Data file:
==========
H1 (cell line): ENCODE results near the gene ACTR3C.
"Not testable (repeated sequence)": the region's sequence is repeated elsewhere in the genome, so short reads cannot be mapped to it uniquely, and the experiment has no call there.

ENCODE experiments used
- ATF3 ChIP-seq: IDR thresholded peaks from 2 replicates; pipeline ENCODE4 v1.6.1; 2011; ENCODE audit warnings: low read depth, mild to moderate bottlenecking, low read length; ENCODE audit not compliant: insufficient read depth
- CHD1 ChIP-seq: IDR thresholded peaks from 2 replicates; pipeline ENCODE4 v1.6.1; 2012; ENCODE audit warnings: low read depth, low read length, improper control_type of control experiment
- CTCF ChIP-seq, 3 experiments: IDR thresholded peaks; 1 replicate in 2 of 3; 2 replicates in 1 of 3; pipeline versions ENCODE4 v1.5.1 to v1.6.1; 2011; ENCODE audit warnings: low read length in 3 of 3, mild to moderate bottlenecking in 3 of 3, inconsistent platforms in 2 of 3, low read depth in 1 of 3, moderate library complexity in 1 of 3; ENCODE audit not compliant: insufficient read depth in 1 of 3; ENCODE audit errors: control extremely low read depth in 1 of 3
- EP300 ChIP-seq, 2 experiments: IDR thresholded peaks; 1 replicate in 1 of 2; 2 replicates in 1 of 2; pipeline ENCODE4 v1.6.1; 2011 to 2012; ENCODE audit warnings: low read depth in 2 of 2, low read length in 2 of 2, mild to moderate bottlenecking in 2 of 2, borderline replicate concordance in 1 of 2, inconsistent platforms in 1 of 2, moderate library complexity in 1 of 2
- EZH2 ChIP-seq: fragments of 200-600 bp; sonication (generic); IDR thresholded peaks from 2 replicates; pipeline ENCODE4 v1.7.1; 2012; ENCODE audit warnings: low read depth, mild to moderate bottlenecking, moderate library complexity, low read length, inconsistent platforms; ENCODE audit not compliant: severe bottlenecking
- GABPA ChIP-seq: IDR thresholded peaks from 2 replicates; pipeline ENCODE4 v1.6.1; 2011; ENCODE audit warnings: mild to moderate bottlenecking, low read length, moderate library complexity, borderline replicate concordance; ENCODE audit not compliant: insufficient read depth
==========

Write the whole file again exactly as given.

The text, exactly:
H1 (cell line): ENCODE results near the gene ACTR3C.
"Not testable (repeated sequence)": the region's sequence is repeated elsewhere in the genome, so short reads cannot be mapped to it uniquely, and the experiment has no call there.

ENCODE experiments used
- ATF3 ChIP-seq: IDR thresholded peaks from 2 replicates; pipeline ENCODE4 v1.6.1; 2011; ENCODE audit warnings: low read depth, mild to moderate bottlenecking, low read length; ENCODE audit not compliant: insufficient read depth
- CHD1 ChIP-seq: IDR thresholded peaks from 2 replicates; pipeline ENCODE4 v1.6.1; 2012; ENCODE audit warnings: low read depth, low read length, improper control_type of control experiment
- CTCF ChIP-seq, 3 experiments: IDR thresholded peaks; 1 replicate in 2 of 3; 2 replicates in 1 of 3; pipeline versions ENCODE4 v1.5.1 to v1.6.1; 2011; ENCODE audit warnings: low read length in 3 of 3, mild to moderate bottlenecking in 3 of 3, inconsistent platforms in 2 of 3, low read depth in 1 of 3, moderate library complexity in 1 of 3; ENCODE audit not compliant: insufficient read depth in 1 of 3; ENCODE audit errors: control extremely low read depth in 1 of 3
- EP300 ChIP-seq, 2 experiments: IDR thresholded peaks; 1 replicate in 1 of 2; 2 replicates in 1 of 2; pipeline ENCODE4 v1.6.1; 2011 to 2012; ENCODE audit warnings: low read depth in 2 of 2, low read length in 2 of 2, mild to moderate bottlenecking in 2 of 2, borderline replicate concordance in 1 of 2, inconsistent platforms in 1 of 2, moderate library complexity in 1 of 2
- EZH2 ChIP-seq: fragments of 200-600 bp; sonication (generic); IDR thresholded peaks from 2 replicates; pipeline ENCODE4 v1.7.1; 2012; ENCODE audit warnings: low read depth, mild to moderate bottlenecking, moderate library complexity, low read length, inconsistent platforms; ENCODE audit not compliant: severe bottlenecking
- GABPA ChIP-seq: IDR thresholded peaks from 2 replicates; pipeline ENCODE4 v1.6.1; 2011; ENCODE audit warnings: mild to moderate bottlenecking, low read length, moderate library complexity, borderline replicate concordance; ENCODE audit not compliant: insufficient read depth